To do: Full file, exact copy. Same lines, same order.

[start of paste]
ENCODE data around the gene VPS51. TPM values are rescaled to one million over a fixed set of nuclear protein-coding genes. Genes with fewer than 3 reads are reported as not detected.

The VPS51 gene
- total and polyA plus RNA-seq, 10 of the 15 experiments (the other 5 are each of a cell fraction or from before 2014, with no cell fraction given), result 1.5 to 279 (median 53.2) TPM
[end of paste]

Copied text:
ENCODE data around the gene VPS51. TPM values are rescaled to one million over a fixed set of nuclear protein-coding genes. Genes with fewer than 3 reads are reported as not detected.

The VPS51 gene
- total and polyA plus RNA-seq, 10 of the 15 experiments (the other 5 are each of a cell fraction or from before 2014, with no cell fraction given), result 1.5 to 279 (median 53.2) TPM